The assumptions people make about crime novelists (and why they are wrong) by Sabine Durrant

Crime writers love a party – that’s one of the first things you discover when you publish a thriller. The Crime Writers Association holds a bi-annual do for its members in the Goldsboro bookshop in central London. Note – not annual. Bi-annual. I turned up to my first, expecting to meet a few other awkward keen-ies sipping warm wine over a couple of celery sticks and a pot of hummus. Oh no. The party had been going for all of ten minutes and crowds spilled and sloshed on to the pavement. Wine flowed. Electric cigarettes glowed. Laughter bounced off buildings.  

It was winter. Mid-week. And it was raining. 

The common misconception about crime writers is that they are all, somehow, odd. This may be because the average reader, no matter how often persuaded to the contrary, tends to assume fiction is autobiographical. (I once wrote a book about a young mother who has an adulterous affair with a gardener and I got funny looks at the school gate for months.) So if a novel involves a brutal murder, or nasty goings on in the toolshed, then the person who wrote it must have either been involved in that themselves – ee-ugh – or wanted to – just ugh. Crime writers in the popular imagination become their characters: a busy-body spinster (Agatha Christie, despite her real-life complicated marriages), a hard-boiled semi-gangster (family man Elmore Leonard), or psychopath (loveable Stephen King). The crime writer with a genuinely odd life I can think of is Patricia Cornwall – with all those Scarpetta-esque helicopters and bodyguards and plots against her life – but that is probably less to do with the fact that she writes about crime and more to do with the stratospheric success she has had doing so.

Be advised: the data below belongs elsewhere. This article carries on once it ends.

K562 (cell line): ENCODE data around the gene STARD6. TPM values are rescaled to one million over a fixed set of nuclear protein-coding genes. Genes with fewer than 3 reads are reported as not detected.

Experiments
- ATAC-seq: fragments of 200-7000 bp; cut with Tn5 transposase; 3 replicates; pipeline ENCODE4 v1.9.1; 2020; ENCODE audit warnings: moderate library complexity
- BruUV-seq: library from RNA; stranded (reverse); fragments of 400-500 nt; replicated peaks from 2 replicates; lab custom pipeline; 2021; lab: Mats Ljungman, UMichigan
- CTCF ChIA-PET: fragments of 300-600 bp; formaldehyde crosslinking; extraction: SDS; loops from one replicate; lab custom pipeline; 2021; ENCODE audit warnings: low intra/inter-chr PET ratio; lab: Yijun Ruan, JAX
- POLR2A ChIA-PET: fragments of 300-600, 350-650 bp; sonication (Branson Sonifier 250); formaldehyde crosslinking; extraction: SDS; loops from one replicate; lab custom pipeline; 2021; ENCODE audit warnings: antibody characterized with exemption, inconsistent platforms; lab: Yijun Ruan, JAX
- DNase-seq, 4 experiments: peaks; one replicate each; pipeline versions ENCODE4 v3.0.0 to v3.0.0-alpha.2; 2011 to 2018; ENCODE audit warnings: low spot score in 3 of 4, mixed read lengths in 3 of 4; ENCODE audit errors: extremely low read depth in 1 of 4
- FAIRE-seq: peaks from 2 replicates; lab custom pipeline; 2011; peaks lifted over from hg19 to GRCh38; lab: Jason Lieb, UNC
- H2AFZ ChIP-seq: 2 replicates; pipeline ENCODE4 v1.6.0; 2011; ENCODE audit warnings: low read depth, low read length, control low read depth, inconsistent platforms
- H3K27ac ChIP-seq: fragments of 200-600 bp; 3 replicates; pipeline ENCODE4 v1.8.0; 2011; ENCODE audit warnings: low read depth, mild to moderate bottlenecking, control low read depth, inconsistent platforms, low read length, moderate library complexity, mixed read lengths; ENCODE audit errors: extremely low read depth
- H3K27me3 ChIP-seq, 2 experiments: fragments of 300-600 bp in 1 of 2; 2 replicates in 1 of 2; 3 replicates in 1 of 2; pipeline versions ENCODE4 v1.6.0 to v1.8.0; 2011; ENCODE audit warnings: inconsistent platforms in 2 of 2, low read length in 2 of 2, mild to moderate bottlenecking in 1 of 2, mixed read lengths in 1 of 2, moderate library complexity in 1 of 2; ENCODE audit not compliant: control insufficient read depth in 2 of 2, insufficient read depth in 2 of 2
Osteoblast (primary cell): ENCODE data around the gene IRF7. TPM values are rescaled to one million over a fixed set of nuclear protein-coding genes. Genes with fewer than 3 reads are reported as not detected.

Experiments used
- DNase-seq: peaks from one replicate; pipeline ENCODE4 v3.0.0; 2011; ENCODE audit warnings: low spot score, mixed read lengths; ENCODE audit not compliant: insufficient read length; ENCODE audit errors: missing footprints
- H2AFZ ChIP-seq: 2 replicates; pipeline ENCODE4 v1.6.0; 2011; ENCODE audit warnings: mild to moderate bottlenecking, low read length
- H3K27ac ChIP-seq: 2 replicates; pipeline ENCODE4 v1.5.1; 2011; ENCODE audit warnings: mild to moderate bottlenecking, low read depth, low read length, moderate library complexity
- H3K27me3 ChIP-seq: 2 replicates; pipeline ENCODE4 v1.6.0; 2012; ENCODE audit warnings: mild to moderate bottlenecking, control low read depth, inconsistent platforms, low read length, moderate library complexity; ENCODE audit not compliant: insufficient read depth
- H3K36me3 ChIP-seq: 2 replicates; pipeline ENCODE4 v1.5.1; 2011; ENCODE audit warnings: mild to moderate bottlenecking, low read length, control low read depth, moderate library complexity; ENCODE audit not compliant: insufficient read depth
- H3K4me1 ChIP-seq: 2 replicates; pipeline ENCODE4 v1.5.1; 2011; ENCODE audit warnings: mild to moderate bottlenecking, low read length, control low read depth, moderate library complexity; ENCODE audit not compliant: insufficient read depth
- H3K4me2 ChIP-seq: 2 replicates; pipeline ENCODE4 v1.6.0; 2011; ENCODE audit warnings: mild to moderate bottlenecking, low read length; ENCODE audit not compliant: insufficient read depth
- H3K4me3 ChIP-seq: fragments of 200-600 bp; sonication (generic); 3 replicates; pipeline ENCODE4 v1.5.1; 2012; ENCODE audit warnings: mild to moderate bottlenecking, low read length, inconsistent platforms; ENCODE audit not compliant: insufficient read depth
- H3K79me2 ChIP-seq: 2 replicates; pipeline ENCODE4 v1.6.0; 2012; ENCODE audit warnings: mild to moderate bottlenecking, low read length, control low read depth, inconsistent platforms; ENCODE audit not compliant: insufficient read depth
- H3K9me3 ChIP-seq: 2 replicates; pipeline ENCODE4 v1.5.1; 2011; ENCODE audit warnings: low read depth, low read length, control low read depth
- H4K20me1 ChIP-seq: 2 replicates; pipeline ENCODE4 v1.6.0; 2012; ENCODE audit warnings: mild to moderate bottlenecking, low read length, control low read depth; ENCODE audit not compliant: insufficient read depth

In reality, crime novelists are as diverse, as complicated or straightforward, as the next person. Last year at the Theakstons Crime Writing Festival, an annual event at the Old Swan in Harrogate, I met, along with Nicci French (actually a married couple) and Alex Marwood (a woman!): a young academic, a former worker for the Red Cross, a well-known television presenter and several working mothers, like me, who juggle crime writing with the demands of family life. It was the best jolly ever. The panel discussions may have been about the violent underbelly of Glasgow or the best way to dissect a corpse, but people seemed to spend most of their time sitting on a lawn, telling jokes and drinking Pimms. Everyone was friendly. When I told one of my new compatriots that I had to come up with newspaper features to “promote” my novel, she emailed me some ideas. Several later read my book and gave me quotes.  

The story in the trade is that crime novelists are likely to be the nicest, most supportive writers. I can’t argue with that.